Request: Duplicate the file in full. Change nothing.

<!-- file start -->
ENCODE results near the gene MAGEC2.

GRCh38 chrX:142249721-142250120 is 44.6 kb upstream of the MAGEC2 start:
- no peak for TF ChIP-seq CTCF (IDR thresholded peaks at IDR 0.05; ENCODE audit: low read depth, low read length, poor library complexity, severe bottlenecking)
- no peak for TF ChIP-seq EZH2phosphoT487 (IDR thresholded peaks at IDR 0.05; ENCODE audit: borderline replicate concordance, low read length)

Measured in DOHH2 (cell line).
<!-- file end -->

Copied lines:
ENCODE results near the gene MAGEC2.

GRCh38 chrX:142249721-142250120 is 44.6 kb upstream of the MAGEC2 start:
- no peak for TF ChIP-seq CTCF (IDR thresholded peaks at IDR 0.05; ENCODE audit: low read depth, low read length, poor library complexity, severe bottlenecking)
- no peak for TF ChIP-seq EZH2phosphoT487 (IDR thresholded peaks at IDR 0.05; ENCODE audit: borderline replicate concordance, low read length)

Measured in DOHH2 (cell line).